The fact that the NHS is not providing insulin pumps to enough people with type 1 diabetes – compared to much higher access rates in other European nations – may be exposing them to greater risk of serious health complications, according to two diabetes charities.
Diabetes UK and JDRF expressed concerns as the UK’s first ever audit of insulin pump use, published today, revealed that just seven per cent of the estimated 247,500 UK people with type 1 diabetes use a pump.
These continually infuse insulin into the layer of tissue just beneath the skin and so help control blood glucose levels more tightly. Better blood glucose control is known to reduce the risk of long-term complications such as blindness, amputation, kidney failure and stroke. The pumps also offer a more practical alternative to multiple daily injections and help avoid hypos, which are when a person’s blood glucose level falls too low.
Usage in the UK is thought to have gone up over the last five years. But the report highlights that the seven per cent figure is still much lower than in countries such as Germany and Norway, where over 15 per cent of those with type 1 diabetes use a pump. In the US, use of insulin pumps is even more widespread, with some 40 per cent of people with type 1 having one.
The picture in the UK is slightly better for children, with 19 per cent of under-18s with type 1 using a pump, but this is still much lower than comparable European countries.
The report was published today by Ian Gallen, Fellow of the National Institute for Health and Care Excellence (NICE), and supported by the Association of British Clinical Diabetologists as well as the charities Diabetes UK and JDRF.
Diabetes UK and JDRF are both concerned that some people with type 1 diabetes who would gain maximum benefit are continuing to be denied access to a pump. The report suggests the UK’s poor performance is linked to the low number of healthcare professionals qualified to train people with type 1 diabetes to use a pump, with the lack of diabetes specialist nurses (DSNs) a particular problem.
The two charities are calling on the NHS to ensure that every child with type 1 diabetes is able to access specialist paediatric teams and that adult diabetes teams are commissioned to ensure access to a DSN who is experienced in pump management, which would deliver a big increase in pump usage in the UK.
Barbara Young, Chief Executive for Diabetes UK, said: 'While not everyone with type 1 diabetes wants a pump, it is important that those who would benefit and meet NICE guidance are able to access one, as pumps help some people to maintain a better level of blood glucose control than is possible through injecting insulin.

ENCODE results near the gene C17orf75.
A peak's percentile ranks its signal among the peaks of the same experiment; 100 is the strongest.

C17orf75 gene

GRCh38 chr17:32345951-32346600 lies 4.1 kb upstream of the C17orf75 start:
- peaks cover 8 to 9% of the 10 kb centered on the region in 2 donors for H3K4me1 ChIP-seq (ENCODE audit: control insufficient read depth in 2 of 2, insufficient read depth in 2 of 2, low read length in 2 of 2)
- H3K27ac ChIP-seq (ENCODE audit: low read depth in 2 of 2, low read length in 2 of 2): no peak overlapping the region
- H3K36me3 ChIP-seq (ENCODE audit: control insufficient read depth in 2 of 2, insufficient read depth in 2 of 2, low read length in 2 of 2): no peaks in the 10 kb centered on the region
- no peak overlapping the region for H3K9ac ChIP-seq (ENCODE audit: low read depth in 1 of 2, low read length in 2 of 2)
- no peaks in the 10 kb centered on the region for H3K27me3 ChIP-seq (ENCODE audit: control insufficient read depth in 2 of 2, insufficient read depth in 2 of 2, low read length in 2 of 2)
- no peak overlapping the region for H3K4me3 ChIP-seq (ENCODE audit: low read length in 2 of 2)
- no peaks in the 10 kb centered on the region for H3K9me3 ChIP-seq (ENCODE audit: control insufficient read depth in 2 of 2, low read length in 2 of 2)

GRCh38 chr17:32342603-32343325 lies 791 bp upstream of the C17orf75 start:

'This means that, long term, having a pump can reduce risk of complications such as amputation and blindness, can significantly improve quality of life and play a real role in helping people to manage their own condition, which in turn can reduce the number of people with type 1 diabetes who die before their time.
'This new report suggests that getting more healthcare professionals qualified to train people with type 1 diabetes to use a pump is big part of the solution. We now need the NHS to make this happen, as part of its commitment to ensuring everyone with diabetes has the best possible chance of a long and healthy life.'
Karen Addington, Chief Executive of JDRF, said: 'Access to pumps for those living with type 1 has increased over the last five years, but at a glacial pace – from two per cent to seven per cent. JDRF has long pushed the message that increased investment in research to cure, treat and prevent type 1 diabetes and its complications is vital. But furthermore, this report highlights the crucial importance of actual access to the treatments that come from this research. After all, insulin pumps were first endorsed for UK patients by the National Institute for Health and Care Excellence (NICE) 10 years ago.'
Publisher of the report Ian Gallen said: 'Whilst the national picture is improving, we are still a good way from where we should be with pump treatment. There are people who are having problems managing their diabetes who do not have the option of an insulin pump offered to them in a timely way, because of insufficient specialist support services. The commissioners of diabetes services must study our audit so they can ensure they commission appropriate specialist diabetes services, meaning that people can quickly move to pump treatment when needed.'
This was the first comprehensive audit of insulin pump access in the UK, involving the participation of 97 per cent of hospital trusts that provide insulin pump services.
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